The Secret How A Catholic School Hit The $24 Million Jackpot

What do a Catholic School and Mega Millions Jackpot have in common?  Hopefully–NOTHING!  However, Saint Francis High School, founded in 1954, won big on what many of us would call a Tech-Investment Gamble.

Back in 2012, the board of the Saint Francis High School in Mountain View, California, (SFHSMV) invested $15,000 in seed money for

Snap Inc., the maker of Snapchat photo—a new messaging application which was popular with teenagers at that time. Did they win or lose?

Well, as of March 3rd, 2017 their $15,000 was worth $24 Million Dollars.

Most investors would love to find themselves in the middle of IPO (Initial Public Offering) Explosion like this.  These results are far from the norm.  It may even seem like the SFHSMV benefited from some Divine Intervention.

Turning a few thousand dollars into millions by investing in new technology products like photo messages apps is a long shot.  There is a tiny chance to win big, and a huge chance to lose part or all of the funds you invested in these companies.

There is a good reason for this.  Very few technology products pass the market test, become popular among consumers,  and cross the “tipping point,” reaching the mass market. That’s why it’s very unlikely for investors to make money in high-tech start up-ups.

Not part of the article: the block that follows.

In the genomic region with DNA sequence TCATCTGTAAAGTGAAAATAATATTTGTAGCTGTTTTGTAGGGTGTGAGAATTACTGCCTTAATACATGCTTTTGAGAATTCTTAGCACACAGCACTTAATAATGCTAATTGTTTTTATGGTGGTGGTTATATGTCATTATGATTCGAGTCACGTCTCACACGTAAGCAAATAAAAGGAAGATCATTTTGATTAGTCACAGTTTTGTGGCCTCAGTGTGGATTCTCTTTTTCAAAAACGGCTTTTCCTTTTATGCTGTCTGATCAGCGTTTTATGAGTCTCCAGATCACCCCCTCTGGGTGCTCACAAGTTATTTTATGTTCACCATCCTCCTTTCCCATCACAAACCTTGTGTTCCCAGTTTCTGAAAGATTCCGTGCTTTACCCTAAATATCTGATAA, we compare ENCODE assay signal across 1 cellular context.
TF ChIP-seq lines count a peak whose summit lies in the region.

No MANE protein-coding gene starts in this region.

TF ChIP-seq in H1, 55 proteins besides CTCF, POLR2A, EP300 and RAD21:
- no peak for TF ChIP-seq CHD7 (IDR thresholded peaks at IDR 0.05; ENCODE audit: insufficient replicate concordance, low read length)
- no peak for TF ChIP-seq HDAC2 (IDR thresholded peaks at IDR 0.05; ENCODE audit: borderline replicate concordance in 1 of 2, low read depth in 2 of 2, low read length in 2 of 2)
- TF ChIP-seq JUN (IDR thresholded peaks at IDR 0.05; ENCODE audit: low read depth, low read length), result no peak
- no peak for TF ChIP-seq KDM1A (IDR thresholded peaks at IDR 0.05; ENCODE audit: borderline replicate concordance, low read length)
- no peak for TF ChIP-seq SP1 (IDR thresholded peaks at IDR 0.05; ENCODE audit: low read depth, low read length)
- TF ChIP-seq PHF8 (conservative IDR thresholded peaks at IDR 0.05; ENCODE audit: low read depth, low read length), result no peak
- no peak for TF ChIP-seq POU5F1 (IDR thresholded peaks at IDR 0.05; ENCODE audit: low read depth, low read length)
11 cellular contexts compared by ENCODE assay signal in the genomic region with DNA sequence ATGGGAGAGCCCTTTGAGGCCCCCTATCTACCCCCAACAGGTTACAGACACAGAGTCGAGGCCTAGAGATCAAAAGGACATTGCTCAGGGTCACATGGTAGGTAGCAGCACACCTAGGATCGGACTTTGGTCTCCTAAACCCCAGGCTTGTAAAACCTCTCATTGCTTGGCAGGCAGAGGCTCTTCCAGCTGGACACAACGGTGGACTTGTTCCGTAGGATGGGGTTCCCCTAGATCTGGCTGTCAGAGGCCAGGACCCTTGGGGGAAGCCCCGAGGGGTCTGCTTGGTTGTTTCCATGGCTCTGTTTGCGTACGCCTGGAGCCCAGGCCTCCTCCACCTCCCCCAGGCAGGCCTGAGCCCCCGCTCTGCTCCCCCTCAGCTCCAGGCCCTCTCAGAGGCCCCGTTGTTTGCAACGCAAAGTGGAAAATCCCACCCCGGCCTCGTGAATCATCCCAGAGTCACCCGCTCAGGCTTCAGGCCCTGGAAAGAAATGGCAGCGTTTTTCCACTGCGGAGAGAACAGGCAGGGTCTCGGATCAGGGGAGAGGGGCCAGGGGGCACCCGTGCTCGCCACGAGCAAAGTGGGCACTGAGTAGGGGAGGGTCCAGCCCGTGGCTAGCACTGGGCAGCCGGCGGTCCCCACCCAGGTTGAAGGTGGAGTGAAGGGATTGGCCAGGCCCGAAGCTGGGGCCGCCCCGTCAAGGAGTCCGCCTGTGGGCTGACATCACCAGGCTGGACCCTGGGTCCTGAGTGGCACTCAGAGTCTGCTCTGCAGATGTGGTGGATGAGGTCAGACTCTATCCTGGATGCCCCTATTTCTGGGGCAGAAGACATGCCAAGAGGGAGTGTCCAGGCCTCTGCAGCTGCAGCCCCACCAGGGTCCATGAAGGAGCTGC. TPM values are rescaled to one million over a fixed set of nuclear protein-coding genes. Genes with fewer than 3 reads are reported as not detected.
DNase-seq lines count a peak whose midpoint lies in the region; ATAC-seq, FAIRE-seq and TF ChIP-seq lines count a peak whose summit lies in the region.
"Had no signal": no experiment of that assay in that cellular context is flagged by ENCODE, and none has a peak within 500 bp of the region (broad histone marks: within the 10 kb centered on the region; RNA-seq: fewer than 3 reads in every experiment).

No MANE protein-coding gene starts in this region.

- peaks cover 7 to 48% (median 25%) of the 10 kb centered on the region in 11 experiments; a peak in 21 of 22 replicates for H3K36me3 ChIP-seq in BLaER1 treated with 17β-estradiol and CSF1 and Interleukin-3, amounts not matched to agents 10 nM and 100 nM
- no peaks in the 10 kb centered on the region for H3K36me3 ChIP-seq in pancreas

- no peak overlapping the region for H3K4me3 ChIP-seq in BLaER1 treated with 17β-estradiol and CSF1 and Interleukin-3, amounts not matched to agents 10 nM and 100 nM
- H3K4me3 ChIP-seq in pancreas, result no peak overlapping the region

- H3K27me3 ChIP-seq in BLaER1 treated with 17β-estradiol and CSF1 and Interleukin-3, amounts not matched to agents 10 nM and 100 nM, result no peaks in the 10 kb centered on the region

So what’s their secret?

The board members of the school did something interestingly progressive.  They payed close attention to what apps were popular among teenagers the “early adopters” of technology products – that is.

Snap Inc., the maker of Snapchat photo—a new messaging application which was popular with teenagers at that time.

Forbes contributor, Panos Mourdoukoutas wrote, in an article about this amazing happening.

“How can investors separate winners from losers? By watching“pioneers” and “early adopters,” younger consumers who are eager to try new products and share their experience with others, fueling WOM and buzz for these products.

Specifically, ”pioneers” are restless and curious, consumers enchanted with the new and the exotic, according to marketers. “Early adopters” are consumers who are always on the lookout for products that will improve their personal and business lives—a larger group than the pioneers, the bridge to reach to an even larger group, the “early majority,” and help products cross the “tipping point,” reach the mass market.

That’s when sales soar and the companies that make these products attract the interest of Wall Street, where early investors cash out in an Initial Public Offering.”


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